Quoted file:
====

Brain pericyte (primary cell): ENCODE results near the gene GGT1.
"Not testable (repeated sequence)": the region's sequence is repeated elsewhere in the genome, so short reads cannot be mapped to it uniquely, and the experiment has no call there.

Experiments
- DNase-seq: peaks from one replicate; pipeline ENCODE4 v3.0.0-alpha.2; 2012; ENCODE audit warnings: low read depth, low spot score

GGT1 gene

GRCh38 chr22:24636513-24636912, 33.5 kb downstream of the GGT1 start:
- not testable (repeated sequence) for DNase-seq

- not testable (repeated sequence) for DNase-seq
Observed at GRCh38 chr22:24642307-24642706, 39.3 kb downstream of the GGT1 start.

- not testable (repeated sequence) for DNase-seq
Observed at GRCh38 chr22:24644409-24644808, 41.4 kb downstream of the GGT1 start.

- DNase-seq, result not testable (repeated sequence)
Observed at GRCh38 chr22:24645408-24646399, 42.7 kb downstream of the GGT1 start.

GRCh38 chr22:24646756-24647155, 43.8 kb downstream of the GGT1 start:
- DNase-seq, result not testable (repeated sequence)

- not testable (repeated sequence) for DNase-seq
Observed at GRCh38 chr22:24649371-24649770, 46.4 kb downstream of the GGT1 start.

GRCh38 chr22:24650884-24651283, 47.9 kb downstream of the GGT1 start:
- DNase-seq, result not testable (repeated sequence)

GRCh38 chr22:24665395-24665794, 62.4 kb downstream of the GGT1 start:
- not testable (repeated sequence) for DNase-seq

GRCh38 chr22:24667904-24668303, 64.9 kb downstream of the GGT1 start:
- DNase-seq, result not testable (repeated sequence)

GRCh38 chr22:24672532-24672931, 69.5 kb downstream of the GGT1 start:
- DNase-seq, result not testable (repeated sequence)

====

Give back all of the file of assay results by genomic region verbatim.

Brain pericyte (primary cell): ENCODE results near the gene GGT1.
"Not testable (repeated sequence)": the region's sequence is repeated elsewhere in the genome, so short reads cannot be mapped to it uniquely, and the experiment has no call there.

Experiments
- DNase-seq: peaks from one replicate; pipeline ENCODE4 v3.0.0-alpha.2; 2012; ENCODE audit warnings: low read depth, low spot score

GGT1 gene

GRCh38 chr22:24636513-24636912, 33.5 kb downstream of the GGT1 start:
- not testable (repeated sequence) for DNase-seq

- not testable (repeated sequence) for DNase-seq
Observed at GRCh38 chr22:24642307-24642706, 39.3 kb downstream of the GGT1 start.

- not testable (repeated sequence) for DNase-seq
Observed at GRCh38 chr22:24644409-24644808, 41.4 kb downstream of the GGT1 start.

- DNase-seq, result not testable (repeated sequence)
Observed at GRCh38 chr22:24645408-24646399, 42.7 kb downstream of the GGT1 start.

GRCh38 chr22:24646756-24647155, 43.8 kb downstream of the GGT1 start:
- DNase-seq, result not testable (repeated sequence)

- not testable (repeated sequence) for DNase-seq
Observed at GRCh38 chr22:24649371-24649770, 46.4 kb downstream of the GGT1 start.

GRCh38 chr22:24650884-24651283, 47.9 kb downstream of the GGT1 start:
- DNase-seq, result not testable (repeated sequence)

GRCh38 chr22:24665395-24665794, 62.4 kb downstream of the GGT1 start:
- not testable (repeated sequence) for DNase-seq

GRCh38 chr22:24667904-24668303, 64.9 kb downstream of the GGT1 start:
- DNase-seq, result not testable (repeated sequence)

GRCh38 chr22:24672532-24672931, 69.5 kb downstream of the GGT1 start:
- DNase-seq, result not testable (repeated sequence)